Uric Acid's Relationship with Stroke and Parkinson's Disease: A Review

Could uric acid levels be modulated to help prevent or manage neurologic diseases? Here's what recent data show.

By Scott Pello, MD, Torrey Boland, MD, Valerie Dechant, MD, Shatabdi Patel, MD, Tsao-Wei Liang, MD, and Steven Mandel, MD

In recent years, much attention has been paid to the role of uric acid in disease modification. It has been hypothesized that uric acid reduces oxidative stress on neurons. This may have a significant bearing on therapeutic management of disease, as many neurological disorders are believed to result from oxidative stress. As a potentially modifiable risk factor, the prospect for uric acid and its derivatives to play a role in disease modification or prevention has great potential.

Uric acid is primarily produced as an end product of purine metabolism. Dietary purine intake accounts for a smaller percentage of the body's total uric acid production; however, it is more commonly formed from de novo synthesis or degradation of nucleic acids. Its chemical composition consists of carbon, nitrogen, oxygen, and hydrogen with the formula C5H4N4O3. Uric acid is excreted in the urine.1

Stroke and Parkinson's Disease (PD) are two disorders that carry a correlation with uric acid. This review is designed to help clarify the relationship, if any, that exists between uric acid and these two extremely widespread disorders.

Hyperuricemia has long been associated with cardiovascular disease, hypertension, metabolic syndrome, and renal disease.2 The link between uric acid and stroke is less clear. Some authors have suggested that elevated uric acid levels are closely associated with stroke risk factors and therefore hyperuricemia is a marker in patients at high risk for stroke. Others contend that uric acid is an independent risk factor for stroke and is directly involved with the pathophysiology of cerebrovascular disease. Still others believe that the antioxidant properties of uric acid may provide some protection against ischemic damage in the brain. Currently, the role uric acid plays in cerebrovascular disease is a matter of ongoing debate.

UA can act as an antioxidant and therefore is part of the body's protective mechanism against oxygen radical induced toxicity.3 Oxidants cause lipid peroxidation, which results in the generation of reactive species, which in turn can damage cellular components including DNA, cellular membranes, and other organelles.3 UA may suppress lipid peroxidation, thereby reducing oxidative damage.2,3

Theoretically, owing to its antioxidant properties, UA could be protective against oxidative and ischemic damage in the brain. Following this logic, investigators have examined the possibility of a protective relationship between hyperuricemia and stroke. Low plasma antioxidant levels have been associated with poor outcome from ischemic stroke.4 Yet only one small study has confirmed the hypothetical protective effect of hyperuricemia in stroke patients. Chamorro et al. report a 12 percent increase in the odds of a good recovery from ischemic stroke for each milligram per deciliter increase of uric acid.5 Based on these results the same group has suggested giving uric acid as a therapeutic agent in patients with acute stroke.6,7 In contrast to these studies, several researchers have implicated uric acid as a marker for vascular disease or even a direct agent of vascular damage.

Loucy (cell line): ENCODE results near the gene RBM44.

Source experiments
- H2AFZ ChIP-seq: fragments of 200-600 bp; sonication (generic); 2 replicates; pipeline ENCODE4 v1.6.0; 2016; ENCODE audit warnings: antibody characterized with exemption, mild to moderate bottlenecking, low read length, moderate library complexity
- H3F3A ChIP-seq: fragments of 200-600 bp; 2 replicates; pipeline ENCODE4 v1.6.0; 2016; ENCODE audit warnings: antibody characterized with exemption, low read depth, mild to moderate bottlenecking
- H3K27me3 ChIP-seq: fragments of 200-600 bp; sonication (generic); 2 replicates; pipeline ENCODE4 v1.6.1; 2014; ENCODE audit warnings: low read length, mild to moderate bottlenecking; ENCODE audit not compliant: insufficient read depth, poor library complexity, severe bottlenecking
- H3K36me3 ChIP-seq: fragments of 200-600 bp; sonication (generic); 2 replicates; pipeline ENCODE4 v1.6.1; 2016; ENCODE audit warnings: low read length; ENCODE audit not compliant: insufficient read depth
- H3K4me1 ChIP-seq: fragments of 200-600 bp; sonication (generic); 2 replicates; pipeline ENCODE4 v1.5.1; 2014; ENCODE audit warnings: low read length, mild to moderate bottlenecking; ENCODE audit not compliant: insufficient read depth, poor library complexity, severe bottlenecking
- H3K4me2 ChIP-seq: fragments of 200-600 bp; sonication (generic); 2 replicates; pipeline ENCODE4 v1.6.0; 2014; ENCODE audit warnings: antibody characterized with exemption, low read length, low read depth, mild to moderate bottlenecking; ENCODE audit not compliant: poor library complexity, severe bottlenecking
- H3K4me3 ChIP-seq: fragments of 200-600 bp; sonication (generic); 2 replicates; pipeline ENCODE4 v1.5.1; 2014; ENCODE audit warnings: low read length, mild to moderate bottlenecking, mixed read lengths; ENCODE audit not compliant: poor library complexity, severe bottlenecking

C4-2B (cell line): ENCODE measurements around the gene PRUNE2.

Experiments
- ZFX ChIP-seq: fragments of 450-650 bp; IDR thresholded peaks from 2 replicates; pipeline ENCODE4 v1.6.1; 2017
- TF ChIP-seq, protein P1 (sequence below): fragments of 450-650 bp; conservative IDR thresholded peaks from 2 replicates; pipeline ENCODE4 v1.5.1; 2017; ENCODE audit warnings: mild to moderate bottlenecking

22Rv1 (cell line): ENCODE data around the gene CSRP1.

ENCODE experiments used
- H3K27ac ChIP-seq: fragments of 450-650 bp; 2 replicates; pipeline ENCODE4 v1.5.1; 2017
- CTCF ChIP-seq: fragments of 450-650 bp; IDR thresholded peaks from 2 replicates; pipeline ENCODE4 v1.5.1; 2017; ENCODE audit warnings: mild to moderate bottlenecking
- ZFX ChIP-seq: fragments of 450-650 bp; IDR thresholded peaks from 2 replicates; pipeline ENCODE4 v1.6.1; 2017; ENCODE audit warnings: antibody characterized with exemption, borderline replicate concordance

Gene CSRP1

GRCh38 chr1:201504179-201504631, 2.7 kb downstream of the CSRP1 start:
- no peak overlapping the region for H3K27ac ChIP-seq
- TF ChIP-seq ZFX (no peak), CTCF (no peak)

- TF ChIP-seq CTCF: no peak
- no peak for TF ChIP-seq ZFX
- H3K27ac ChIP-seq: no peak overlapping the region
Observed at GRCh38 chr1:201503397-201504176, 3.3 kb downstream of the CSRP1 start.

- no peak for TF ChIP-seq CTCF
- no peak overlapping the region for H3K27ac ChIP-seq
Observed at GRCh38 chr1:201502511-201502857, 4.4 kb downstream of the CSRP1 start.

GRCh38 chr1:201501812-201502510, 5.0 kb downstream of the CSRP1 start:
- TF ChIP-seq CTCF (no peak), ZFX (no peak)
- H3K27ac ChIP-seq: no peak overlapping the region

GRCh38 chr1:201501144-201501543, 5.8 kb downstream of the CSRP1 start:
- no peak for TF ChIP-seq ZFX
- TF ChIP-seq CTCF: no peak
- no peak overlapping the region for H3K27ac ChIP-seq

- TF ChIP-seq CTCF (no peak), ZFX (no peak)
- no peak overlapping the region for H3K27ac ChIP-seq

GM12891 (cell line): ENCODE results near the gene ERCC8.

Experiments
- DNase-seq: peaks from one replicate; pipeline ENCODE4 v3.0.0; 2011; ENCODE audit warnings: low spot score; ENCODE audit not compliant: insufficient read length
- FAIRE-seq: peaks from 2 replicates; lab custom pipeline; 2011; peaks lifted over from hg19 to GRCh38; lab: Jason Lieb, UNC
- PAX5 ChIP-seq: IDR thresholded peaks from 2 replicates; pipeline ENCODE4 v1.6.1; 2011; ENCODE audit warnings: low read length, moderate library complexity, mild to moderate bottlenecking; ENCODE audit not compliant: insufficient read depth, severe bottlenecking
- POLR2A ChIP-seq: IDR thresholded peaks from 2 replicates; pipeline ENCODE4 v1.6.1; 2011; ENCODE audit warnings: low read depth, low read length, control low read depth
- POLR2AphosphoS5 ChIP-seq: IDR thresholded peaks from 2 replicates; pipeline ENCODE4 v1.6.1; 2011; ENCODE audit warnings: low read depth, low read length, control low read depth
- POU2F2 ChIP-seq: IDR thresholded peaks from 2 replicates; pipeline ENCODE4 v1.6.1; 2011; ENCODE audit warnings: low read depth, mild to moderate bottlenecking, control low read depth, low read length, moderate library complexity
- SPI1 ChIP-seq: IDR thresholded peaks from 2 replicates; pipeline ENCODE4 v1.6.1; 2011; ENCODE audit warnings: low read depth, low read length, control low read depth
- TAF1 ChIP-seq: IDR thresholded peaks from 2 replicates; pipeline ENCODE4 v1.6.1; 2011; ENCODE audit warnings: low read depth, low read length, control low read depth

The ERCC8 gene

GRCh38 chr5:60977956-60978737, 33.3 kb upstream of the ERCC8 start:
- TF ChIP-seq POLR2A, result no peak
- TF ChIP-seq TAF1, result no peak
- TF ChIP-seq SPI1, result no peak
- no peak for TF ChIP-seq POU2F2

Several studies have reported increased risk of stroke in patients with elevated UA levels.8-11 Hyperuricemia has also been found to predict poor outcome in patients with previous stroke.10-13 These patients may be at increased risk of recurrent stroke and cardiac causes of mortality. Elevations in UA have been linked to stroke risk factors such as insulin resistance,9 hypertension,2,9 obesity, lipid abnormalities as well as coronary artery disease.8 Even when other cardiovascular risk factors are controlled for, a significant association between stroke and hyperuricemia remains, indicating that UA levels may be an independent predictor of stroke risk and not just a marker for disease state.8,9

The mechanism by which hyperuricemia is related to atherosclerotic disease is unclear. One hypothesis is that hyperuricemia increases stroke risk through its association with stroke risk factors. Hyperuricemia may perpetuate hypertension by causing renal injury which disrupts the rennin-angiotensin system.10 It is also linked to insulin resistance/metabolic syndrome,14 and low HDL cholesterol levels.10

Direct effects of UA on vascular physiology have also been explored. Elevated UA levels are associated with increased arterial stiffness, endothelial dysfunction and blunted vasodillatory response.15 UA may contribute to endothelial dysfunction by promoting LDL-C oxidation, stimulating granulocyte adherence and promoting macrophage infiltration of the vascular wall.10,16 Although UA is typically an anti-oxidant some authors have suggested that it can take on pro-oxidant properties under certain conditions.17 Oxidative damage is known to take part in cerebral ischemia and increase infarct size.

PD is the second most common age related neurodegenerative condition in the US, affecting approximately one percent of the population over the age of 65 in North America and Europe.18 The symptoms of PD are characterized by loss of dopaminergic neurons in the substantia nigra. While the cause of this loss is thought to be multifactorial, there is evidence to support oxidative stress as a factor in neurodegeneration.19 As discussed above, hyperuricemia is associated with antioxidant effects.3 Many researchers have proposed that elevated levels of uric acid yield a protective effect against the development and progression of PD on the basis of these principles.23-25, 27 In addition, it has been suggested that a diet rich in purines may play a role in prevention of PD.20 At this point in time we can only note that there is an association between PD and uric acid. Whether this is a cause or an effect of the disease remains to be proven.